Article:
Pearl Jam’s anti-homeless initiative Home Shows managed to raise a whopping $10.8 million to take people off the streets. The amount will be distributed to 100 organizations to help them out in their fight against homelessness.
Pearl Jam guitarists Mike McCready and Stone Gossard shared that the idea is to invest in effective approaches that won’t be dismissed by the bureaucratic red tape.
“Everyone we’ve communicated with and worked with has been dying for support, dying for coalescence around the issue and some attention being paid to it,”Gossard said. "We get a lot of attention, so here’s an opportunity for us to utilize some of that attention for something that’s ripe and ready for a shift.”
The band members want to make a difference in their city by bringing the community and organizations together to help the homeless take back control of their life.
The Home Shows raised $10.8 million thanks to donations and contributions that organizations planned to release in the future but agreed to release earlier than intended. Additionally, the band itself donated $868,189 raised from ticket sales from their two concerts. Local restaurants, merch sales, and other sources raised an additional $597,300. Most of the donors stated where they want their money to go.
To use the remaining balance of $1.3 million in the best possible way, Pearl Jam asked the 19-member informal advisory board which counts Bill & Melinda Gates Foundation, the Raikes Foundation, Schultz Family Foundation and Seattle Foundation as their members where to donate the money. Among the organizations involved in the distribution of the remaining funds were the Chief Seattle Club, Accelerator YMCA, and the Mockingbird Society. These organizations along with many others will receive Home Shows money to help those in need.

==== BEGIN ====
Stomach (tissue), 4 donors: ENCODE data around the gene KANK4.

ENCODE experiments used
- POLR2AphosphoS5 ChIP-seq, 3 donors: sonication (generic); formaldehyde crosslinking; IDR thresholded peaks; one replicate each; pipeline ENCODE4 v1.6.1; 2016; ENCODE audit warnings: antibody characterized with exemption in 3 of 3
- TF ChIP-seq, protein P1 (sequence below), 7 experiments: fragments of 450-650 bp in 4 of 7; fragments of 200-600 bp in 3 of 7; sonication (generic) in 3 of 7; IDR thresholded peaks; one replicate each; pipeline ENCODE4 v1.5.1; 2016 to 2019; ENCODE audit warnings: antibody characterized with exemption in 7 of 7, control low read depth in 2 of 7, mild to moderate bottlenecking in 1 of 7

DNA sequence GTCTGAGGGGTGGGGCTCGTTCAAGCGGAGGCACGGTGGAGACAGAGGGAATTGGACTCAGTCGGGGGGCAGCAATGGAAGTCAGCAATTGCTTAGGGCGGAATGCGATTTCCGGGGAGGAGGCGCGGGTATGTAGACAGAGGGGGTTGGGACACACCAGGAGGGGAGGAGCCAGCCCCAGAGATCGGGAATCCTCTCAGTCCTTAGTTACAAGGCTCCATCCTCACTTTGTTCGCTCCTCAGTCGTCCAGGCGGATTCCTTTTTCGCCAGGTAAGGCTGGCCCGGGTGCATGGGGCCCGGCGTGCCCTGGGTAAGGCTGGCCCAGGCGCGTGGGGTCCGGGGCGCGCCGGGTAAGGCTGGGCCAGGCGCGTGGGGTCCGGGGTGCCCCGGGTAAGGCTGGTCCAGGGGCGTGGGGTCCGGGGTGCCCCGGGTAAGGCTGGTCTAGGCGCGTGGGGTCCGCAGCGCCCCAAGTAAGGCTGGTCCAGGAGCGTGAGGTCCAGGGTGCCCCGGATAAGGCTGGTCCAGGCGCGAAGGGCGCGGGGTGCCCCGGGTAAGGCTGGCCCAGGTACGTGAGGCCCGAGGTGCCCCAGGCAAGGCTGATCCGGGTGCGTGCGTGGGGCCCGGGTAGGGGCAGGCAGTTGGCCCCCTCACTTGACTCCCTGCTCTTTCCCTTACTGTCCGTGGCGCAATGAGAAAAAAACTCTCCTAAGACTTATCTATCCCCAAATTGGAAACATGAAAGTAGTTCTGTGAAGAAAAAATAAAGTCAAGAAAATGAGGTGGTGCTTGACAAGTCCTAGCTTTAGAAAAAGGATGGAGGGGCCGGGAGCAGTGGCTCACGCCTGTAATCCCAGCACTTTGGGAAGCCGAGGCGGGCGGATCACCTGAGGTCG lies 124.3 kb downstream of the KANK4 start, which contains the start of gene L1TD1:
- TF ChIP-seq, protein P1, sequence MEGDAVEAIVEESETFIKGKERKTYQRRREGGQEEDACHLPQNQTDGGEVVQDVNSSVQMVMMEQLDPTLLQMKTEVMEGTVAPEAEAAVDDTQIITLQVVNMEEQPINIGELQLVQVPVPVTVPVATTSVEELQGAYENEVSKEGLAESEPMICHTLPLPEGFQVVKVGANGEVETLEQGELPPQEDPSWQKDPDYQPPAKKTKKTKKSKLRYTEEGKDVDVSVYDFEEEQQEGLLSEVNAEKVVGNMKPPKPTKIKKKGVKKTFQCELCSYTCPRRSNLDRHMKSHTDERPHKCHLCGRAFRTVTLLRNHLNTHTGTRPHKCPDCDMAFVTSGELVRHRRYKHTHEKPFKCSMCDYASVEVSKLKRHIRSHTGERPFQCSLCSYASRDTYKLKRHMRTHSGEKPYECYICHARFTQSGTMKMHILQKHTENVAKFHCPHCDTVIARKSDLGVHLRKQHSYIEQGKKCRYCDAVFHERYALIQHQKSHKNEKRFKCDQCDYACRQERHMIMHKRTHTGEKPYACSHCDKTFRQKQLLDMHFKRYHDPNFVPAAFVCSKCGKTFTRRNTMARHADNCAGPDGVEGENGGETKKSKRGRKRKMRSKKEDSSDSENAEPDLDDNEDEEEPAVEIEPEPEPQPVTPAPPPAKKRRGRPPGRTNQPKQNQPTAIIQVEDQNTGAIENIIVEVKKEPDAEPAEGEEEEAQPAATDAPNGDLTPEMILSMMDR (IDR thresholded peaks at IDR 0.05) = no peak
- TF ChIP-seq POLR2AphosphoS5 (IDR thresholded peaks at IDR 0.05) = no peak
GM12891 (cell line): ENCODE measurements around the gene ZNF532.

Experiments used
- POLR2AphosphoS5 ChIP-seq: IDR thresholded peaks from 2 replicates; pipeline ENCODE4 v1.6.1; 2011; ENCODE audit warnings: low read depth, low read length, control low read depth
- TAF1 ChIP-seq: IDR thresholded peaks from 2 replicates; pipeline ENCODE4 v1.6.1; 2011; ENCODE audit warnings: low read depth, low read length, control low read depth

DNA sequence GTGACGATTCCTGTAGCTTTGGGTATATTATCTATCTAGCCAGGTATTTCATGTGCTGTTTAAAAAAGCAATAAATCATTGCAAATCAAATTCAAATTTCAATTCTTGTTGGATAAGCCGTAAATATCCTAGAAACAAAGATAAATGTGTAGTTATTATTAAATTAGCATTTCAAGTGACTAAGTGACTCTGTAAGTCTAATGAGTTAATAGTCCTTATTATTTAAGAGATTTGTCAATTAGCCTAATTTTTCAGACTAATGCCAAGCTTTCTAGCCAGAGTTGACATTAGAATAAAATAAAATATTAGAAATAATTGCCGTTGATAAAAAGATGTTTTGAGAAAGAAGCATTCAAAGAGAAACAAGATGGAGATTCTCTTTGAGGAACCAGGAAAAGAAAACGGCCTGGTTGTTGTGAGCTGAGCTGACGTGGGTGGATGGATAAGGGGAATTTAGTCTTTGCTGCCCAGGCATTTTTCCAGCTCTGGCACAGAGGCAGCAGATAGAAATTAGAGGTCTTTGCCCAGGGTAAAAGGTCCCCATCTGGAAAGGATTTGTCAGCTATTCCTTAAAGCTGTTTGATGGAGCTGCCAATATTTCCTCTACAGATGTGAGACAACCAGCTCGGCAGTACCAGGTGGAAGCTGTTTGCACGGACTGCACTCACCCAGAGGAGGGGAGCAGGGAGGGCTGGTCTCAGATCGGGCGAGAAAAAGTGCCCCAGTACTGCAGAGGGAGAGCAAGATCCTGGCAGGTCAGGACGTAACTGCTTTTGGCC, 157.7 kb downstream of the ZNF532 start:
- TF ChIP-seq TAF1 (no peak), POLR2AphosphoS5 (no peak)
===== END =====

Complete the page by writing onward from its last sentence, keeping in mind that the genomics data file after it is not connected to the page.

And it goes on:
One of the biggest projects of the Home Shows initiative is the one-time financial help for the homeless with a goal to end prolonged homelessness. The same approach has shown great results in Pierce County. Previous experience with combating homelessness indicates that African Americans were more keen to accept diversion than others. The band sees this as an opportunity to help more homeless people of color. Home Shows will use $2 million of the raised funds on diversion, $750 000 will go to King County service providers for one-time financial help for the homeless, so they can use the money for things like apartment deposits or to repair broken vehicles. The band intends to use $600 000 to end youth homelessness.
Pearl Jam hopes that the initial fund of $10.8 million is just the beginning of Home Shows’ fight against homelessness. They hope that their initiative will continue to grow and significantly reduce homelessness.“We’re Seattleites. We’re going to be here, our business is going to be here, and we’re going to remain in this conversation,”Gossard stated.